When Possible, Say Yes!

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This month, we’ve been focusing on the word YES.

Unfortunately, yes has become a dirty word for many working moms.  Some of us think we don’t have time for yes.  Yet saying NO by default can be self-limiting and even create barriers at home and at work.

Last year, a Supreme Court Justice challenged me to say yes, even when it’s hard at work.  Similarly, as a young adult, I received some powerful advice — about saying yes — from a respected Christian leader.  I commented on how wonderful he and his wife had raised their five children.  I asked him his secret.

His answer surprised me.

“We don’t have lots of rules.  When possible, we try to tell our kids YES.”

He went on to explain that he and his wife save NO for issues that involve safety, health, and morality.  They didn’t have trivial rules, artificial bedtimes, or heavy chores.  They didn’t have complicated discipline charts and behavioral point systems.  They tried to keep it simple.  They tried to say yes when possible.  And I’ve never forgotten his advice.

Now that I have a teenage son (and two daughters who aren’t far behind him), it’s tempting to just say NO by default.  You can’t stay out past 10:30.  You can’t listen to that kind of music.  You can’t have a new iPhone.  You can’t watch that movie.  

He is hearing no all too often.  No is easy.  No is safe.  No gives him necessary boundaries.

But I don’t want to become a mom of no.  So I have to work hard to say yes to the little things.  Even when it’s inconvenient.  I must admit, it’s easier to say yes to my daughters.  It’s easy to say yes to little things — to braid their hair, paint their nails, or lie in bed with them for five minutes. But a teenage boy is different.  So I have to work even harder to say yes.  It usually revolves around food.  Like on Saturday night when Nick wants to make bacon at 11:00 p.m.   This is the last thing I want to do.  I’m tired.  I want to go to bed.  The kitchen will be a greasy mess, and I’ll be cleaning until midnight.

But bacon at midnight is not a moral fight.  It’s not going to kill me (or him).  It might even be fun.   So I get out the frying pan, albeit reluctantly, and I turn on the stove.  I remind myself to follow my own advice:  when possible, say yes!

He said it was the best bacon he’d had in a long time.

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Do you try to say YES when possible?  When’s the last time you had bacon at midnight? 

 

 

Working Moms: No Time For Yes?

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This month – February 2015 – we are focusing on a single word:  YES.

Last week, we talked about whether yes has become a dirty word.  This week, we are backing up and asking ourselves a fundamental question:  do we really have time to say yes?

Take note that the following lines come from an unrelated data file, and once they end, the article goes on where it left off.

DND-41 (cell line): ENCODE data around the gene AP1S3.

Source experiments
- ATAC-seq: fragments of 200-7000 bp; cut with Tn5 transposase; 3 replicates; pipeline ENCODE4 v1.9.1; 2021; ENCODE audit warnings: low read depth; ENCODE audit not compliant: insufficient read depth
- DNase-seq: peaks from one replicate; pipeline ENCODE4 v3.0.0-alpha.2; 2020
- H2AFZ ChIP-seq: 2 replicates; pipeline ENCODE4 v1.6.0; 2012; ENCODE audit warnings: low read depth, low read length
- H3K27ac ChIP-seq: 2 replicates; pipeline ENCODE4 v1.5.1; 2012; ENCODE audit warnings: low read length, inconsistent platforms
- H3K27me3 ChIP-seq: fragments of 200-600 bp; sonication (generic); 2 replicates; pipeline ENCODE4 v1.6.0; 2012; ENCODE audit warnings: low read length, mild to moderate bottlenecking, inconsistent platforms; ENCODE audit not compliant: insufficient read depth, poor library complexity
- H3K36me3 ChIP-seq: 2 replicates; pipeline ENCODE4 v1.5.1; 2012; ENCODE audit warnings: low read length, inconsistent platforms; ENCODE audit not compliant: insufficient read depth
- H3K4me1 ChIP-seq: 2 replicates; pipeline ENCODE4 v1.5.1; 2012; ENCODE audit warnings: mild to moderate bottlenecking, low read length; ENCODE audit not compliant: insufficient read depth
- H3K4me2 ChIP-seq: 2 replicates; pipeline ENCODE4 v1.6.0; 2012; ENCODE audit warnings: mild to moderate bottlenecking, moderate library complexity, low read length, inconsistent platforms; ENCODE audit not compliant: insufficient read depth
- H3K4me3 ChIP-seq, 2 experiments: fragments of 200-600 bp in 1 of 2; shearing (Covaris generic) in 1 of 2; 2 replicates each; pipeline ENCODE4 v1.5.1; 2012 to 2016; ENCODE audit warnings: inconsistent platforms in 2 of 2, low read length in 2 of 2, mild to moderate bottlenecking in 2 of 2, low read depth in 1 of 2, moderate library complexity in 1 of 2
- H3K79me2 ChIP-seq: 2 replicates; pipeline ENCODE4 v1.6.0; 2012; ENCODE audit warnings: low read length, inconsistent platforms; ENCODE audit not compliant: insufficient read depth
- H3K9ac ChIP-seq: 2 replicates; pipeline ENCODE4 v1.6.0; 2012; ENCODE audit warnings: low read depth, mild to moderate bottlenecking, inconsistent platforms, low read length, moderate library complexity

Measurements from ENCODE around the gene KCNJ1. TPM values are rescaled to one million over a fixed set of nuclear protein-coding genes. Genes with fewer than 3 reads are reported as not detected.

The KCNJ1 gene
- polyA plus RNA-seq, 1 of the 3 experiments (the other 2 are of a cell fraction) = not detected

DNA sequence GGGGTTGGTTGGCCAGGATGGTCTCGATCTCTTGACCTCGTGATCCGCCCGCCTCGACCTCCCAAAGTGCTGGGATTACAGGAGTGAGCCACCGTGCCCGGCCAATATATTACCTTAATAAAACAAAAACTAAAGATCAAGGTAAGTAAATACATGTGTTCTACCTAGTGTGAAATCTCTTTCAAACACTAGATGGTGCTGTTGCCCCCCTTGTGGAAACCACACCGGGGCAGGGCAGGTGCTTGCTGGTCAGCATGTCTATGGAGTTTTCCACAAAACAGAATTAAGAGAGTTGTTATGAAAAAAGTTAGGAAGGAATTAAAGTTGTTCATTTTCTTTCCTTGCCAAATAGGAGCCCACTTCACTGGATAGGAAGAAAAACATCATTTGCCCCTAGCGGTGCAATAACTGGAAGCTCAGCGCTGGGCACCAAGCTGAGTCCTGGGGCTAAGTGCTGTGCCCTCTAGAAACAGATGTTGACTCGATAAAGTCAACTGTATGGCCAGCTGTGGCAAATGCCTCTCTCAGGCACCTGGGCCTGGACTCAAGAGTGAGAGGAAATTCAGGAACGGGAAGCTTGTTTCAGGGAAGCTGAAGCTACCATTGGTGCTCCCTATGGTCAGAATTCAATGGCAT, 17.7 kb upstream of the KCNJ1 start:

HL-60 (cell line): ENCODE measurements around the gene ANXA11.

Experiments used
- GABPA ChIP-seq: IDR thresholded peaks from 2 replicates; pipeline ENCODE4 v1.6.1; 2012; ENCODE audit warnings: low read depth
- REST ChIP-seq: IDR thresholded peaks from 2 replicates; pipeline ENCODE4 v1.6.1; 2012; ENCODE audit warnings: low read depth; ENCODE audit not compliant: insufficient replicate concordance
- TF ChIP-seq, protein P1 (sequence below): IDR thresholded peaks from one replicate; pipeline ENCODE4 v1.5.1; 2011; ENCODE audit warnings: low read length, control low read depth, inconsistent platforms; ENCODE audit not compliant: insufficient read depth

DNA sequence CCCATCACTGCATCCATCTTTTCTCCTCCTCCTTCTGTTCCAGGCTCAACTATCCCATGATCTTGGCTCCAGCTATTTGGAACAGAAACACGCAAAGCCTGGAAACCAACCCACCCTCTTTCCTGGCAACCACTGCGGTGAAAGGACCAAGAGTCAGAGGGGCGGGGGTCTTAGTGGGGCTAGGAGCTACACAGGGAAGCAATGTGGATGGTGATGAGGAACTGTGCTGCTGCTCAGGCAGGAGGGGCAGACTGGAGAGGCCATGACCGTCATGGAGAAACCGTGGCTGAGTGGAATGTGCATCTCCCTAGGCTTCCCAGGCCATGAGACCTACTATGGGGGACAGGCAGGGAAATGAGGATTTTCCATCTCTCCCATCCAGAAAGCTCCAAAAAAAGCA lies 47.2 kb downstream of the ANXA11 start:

In other words, how can we even have a conversation about saying yes when we don’t have the time?

Instead of empathizing with you — instead of telling you that I know how busy you are, I have walked in your shoes, and I understand you can’t put one more thing on your plate — I’m going to make you mad.  Really mad.  I’m going to say something that we don’t want to hear.

We’re not as busy as we think we are.  Let’s stop complaining about not having enough time to do the things that are really important.  We all have 24 hours in a day.  

There, I said it.  Someone had to say it!  Let’s face it, too many working moms are whining and complaining about not having enough time for the things that are really important – spending time with our kids, investing in our marriages, pursuing a deeper relationship with God.

Every time we whine, we need to stop ourselves and pray.

God, give me wisdom.  You have given me a full life, and I have some tough decisions to make with my time.  Thank you that I’m not bored! Show me how and where to say YES so that I can live the life that you intended .

Are we lacking time, or are we lacking wisdom?  Most days, “yes” becomes a feeling instead of a decision.  Just look at my family on Sunday mornings.  It’s like moving a mountain just to get us to church.    It all starts with me.  I sleep in later than I should.  I think I have more time than I do.  We stayed up too late on Saturday night.  Teenagers like to sleep in.  They beg me for five more minutes.  I give in.  Pretty soon we are running late.  Pretty soon, we have allowed our yes to become no.  It’s not intentional.  We have the time.  We are lacking wisdom, and we allow our feelings to dictate our decision.

We all have time for the things that are important. The truth is, I have lots of time. God knew what He was doing when He put twenty-four hours in a day, seven days in a week, and 365 days in a year. In fact, according to some studies, our generation has more disposable time than any generation in history. We may choose to book our schedules with more stuff than our parents ever dreamed of—like long days at the office, kids’ activities every night of the week, and social calendars that give us new photos to post on Facebook—but at the end of the day it doesn’t mean we have less time.

[excerpts from Chasing Superwoman p. 188]

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Do you find yourself complaining that you don’t have enough hours in the day?  That there is no time for YES?   Will you join me instead in praying for wisdom?

If any of you lacks wisdom, you should ask God, who gives generously to all without finding fault, and it will be given to you. James 1:5

 

 

 

 

 

 

Working Moms: Is Yes A Dirty Word?

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Every month in 2015, I am focusing on a different word.

The word for February 2015 is simple:  YES.